Inês Castel-Branco founded Fragmenta Editorial in Barcelona with Ignasi Moreta, and so submerged herself in the fascinating world of the typography and layout of books. With the birth of their three children, Inês returned to making models (now of castles, zoos, and doll houses) and they discovered the marvels that can be made with recycled objects, which are explained on Ines’s Spanish blog, “Mama Recicla.” Their love of children’s books also grew, until they decided to start this collection. One morning during breakfast, she “saw” in her mind the book that you now have in your hands, and she once again took up her brushes and painted.

Every Friday, authors and KidLit bloggers post a favorite picture book. To see a complete listing of all the Perfect Picture Books (PPB) with resources, please visit author Susanna Leonard Hill’s website.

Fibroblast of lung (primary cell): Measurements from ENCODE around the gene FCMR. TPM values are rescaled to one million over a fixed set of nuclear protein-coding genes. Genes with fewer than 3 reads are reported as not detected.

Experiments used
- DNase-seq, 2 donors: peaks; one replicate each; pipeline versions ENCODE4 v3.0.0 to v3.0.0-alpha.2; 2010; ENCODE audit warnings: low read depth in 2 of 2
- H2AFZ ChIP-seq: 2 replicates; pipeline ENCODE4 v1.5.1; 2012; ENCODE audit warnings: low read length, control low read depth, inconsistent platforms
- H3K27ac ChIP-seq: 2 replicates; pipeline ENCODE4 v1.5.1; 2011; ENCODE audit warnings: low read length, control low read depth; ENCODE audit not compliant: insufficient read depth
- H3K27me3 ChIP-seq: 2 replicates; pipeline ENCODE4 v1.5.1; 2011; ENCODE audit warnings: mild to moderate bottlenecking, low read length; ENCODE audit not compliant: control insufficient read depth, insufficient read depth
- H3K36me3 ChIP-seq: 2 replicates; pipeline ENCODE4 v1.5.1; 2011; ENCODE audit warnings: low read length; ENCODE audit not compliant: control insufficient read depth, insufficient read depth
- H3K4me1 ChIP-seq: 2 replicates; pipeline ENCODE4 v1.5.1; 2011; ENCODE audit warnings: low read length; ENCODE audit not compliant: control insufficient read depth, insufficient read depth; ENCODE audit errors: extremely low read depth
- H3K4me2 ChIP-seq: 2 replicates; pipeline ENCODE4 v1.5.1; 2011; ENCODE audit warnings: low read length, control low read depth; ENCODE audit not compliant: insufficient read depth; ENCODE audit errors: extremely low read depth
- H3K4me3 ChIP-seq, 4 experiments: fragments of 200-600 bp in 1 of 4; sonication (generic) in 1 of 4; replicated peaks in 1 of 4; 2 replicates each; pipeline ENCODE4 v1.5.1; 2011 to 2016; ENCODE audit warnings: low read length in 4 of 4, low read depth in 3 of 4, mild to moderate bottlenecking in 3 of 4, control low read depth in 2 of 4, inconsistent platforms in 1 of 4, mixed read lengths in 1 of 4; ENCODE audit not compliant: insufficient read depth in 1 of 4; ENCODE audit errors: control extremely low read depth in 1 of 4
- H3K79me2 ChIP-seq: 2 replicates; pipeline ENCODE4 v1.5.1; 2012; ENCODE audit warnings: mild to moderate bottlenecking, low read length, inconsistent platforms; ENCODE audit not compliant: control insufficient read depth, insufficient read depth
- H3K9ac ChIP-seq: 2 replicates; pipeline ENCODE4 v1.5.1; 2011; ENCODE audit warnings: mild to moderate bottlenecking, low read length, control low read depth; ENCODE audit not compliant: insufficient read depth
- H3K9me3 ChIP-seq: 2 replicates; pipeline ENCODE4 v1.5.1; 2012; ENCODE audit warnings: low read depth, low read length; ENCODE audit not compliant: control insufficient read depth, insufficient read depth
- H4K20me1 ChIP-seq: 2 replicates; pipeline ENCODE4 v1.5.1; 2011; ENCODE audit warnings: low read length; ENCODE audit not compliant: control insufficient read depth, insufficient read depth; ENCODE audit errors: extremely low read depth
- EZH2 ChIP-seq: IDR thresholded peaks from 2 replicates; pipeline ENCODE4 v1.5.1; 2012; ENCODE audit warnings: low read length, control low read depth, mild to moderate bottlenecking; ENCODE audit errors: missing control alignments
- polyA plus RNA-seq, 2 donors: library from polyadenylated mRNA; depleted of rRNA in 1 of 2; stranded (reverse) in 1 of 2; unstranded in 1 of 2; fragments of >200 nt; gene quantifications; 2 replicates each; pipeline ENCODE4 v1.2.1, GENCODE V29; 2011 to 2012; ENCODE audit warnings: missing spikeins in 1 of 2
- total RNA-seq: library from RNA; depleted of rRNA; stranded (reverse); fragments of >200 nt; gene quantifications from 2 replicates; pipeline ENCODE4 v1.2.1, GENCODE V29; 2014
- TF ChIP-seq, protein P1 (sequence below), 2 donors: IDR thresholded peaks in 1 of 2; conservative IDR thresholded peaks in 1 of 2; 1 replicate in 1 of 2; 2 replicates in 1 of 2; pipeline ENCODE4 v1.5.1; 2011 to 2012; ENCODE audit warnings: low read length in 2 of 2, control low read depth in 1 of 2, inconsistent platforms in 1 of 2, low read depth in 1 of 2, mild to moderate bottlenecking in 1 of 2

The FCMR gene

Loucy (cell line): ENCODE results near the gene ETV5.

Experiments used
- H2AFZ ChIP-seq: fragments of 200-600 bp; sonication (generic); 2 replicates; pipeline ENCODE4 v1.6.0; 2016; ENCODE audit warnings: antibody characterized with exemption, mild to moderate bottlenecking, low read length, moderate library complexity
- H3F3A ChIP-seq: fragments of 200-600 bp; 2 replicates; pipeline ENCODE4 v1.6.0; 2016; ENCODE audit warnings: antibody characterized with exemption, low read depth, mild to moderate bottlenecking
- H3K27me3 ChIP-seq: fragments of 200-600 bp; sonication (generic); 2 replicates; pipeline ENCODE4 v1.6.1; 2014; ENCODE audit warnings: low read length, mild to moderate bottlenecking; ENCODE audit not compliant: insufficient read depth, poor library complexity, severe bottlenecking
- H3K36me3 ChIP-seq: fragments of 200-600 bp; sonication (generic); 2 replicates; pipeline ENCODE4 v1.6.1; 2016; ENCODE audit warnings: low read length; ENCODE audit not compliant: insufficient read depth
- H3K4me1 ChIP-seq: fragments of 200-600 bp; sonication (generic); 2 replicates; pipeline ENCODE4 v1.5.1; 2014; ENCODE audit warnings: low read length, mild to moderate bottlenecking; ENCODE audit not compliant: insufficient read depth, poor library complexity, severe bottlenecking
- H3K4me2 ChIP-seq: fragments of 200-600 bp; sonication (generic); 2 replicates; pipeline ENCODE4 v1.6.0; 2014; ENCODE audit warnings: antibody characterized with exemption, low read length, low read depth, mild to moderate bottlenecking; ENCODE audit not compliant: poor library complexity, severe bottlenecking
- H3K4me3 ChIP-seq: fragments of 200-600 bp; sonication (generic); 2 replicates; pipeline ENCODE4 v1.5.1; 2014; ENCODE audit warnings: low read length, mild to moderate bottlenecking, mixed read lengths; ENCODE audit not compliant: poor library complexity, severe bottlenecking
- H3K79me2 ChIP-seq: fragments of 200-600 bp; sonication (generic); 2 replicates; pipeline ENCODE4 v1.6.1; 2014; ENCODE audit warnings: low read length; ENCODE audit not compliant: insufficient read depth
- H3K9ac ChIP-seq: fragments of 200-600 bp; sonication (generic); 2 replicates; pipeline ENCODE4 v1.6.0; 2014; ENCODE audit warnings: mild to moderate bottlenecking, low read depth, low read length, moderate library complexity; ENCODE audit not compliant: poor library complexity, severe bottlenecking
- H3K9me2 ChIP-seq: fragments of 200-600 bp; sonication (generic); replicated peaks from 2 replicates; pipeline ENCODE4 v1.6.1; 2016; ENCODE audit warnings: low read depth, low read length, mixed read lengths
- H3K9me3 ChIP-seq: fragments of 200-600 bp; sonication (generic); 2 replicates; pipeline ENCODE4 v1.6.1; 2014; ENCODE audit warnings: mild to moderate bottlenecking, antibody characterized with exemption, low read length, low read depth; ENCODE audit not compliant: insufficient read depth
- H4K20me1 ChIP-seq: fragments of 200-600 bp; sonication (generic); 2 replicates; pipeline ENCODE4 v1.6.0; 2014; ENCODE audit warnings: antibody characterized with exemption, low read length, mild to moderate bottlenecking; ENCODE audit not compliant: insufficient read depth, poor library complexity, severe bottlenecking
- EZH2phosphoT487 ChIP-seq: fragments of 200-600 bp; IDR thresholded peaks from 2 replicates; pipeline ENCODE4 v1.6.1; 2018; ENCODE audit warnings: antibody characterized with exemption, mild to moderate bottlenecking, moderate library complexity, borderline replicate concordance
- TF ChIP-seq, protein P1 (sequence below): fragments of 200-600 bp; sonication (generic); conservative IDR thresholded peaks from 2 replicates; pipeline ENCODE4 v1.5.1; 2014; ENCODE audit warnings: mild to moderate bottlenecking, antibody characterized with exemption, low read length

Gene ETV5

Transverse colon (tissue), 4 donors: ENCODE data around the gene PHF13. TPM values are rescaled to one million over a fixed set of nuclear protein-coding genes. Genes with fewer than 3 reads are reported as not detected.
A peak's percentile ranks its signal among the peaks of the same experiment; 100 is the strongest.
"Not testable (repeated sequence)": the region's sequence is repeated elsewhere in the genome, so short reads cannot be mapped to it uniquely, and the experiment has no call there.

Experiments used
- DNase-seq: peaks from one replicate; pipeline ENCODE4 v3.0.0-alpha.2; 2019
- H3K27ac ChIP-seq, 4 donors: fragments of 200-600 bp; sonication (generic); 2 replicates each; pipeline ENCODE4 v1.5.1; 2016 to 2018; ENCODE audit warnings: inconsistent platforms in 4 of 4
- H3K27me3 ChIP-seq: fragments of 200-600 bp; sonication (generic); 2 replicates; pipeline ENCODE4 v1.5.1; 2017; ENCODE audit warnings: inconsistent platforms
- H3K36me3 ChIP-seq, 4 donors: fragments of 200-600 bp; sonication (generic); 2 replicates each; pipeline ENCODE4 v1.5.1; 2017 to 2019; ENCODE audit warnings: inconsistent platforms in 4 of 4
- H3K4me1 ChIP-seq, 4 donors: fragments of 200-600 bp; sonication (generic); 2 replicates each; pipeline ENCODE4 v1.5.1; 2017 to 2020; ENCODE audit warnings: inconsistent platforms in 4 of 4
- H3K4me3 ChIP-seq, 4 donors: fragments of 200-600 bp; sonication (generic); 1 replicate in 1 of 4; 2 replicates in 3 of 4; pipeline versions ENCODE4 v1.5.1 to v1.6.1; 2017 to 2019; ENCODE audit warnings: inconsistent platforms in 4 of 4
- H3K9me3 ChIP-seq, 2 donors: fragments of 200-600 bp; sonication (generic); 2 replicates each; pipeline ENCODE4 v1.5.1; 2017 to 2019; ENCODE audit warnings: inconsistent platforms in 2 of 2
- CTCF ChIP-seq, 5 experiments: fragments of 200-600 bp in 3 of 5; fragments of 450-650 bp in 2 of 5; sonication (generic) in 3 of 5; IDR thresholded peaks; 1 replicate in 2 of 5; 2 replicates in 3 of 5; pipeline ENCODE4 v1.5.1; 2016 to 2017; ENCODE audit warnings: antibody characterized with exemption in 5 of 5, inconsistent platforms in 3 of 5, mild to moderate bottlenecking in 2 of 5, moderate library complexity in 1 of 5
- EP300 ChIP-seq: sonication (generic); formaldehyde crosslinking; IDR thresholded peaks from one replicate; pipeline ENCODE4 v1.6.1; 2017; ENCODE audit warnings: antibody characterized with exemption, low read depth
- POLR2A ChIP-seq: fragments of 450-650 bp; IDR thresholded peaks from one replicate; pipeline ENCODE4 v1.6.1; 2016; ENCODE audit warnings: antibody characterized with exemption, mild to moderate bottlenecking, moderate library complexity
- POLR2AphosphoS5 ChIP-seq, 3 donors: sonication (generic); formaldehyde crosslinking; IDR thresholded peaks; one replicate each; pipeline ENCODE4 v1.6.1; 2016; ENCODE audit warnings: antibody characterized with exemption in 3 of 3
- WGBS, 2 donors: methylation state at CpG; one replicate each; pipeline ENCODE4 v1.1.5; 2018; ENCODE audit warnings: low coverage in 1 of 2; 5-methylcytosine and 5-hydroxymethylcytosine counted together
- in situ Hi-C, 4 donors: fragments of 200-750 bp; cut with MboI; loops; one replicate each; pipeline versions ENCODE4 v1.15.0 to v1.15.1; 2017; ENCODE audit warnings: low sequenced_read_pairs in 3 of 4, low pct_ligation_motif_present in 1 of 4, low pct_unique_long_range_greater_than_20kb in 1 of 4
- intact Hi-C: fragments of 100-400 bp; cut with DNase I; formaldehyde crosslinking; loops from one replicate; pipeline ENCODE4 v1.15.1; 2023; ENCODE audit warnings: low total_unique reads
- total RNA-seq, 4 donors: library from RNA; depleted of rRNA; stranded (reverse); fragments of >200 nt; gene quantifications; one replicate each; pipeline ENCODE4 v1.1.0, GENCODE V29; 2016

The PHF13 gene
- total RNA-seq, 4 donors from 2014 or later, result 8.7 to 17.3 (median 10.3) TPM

*A copy of this book was provided by the publisher.

A Stone for Sascha by Aaron Becker

A Stone for Sascha

Aaron Becker, Author & Illustrator

Candlewick Press, Fiction, May 8, 2018

Suitable for Ages: 5-9

Themes: Pet, Death, Grief, Journey, Healing, Wordless picture book

Synopsis:

This year’s summer vacation will be very different for a young girl and her family without Sascha, the beloved family dog, along for the ride. After laying her dog to rest in the family’s backyard and showering the grave with flowers, the family goes on a camping trip. A wistful walk along the beach to gather cool polished stones becomes a brilliant turning point in the girl’s grief.  A major shift occurs in the story. There, at the edge of a vast ocean beneath an infinite sky, the girl uncovers, alongside the reader, a profound and joyous truth.

Why I love this book: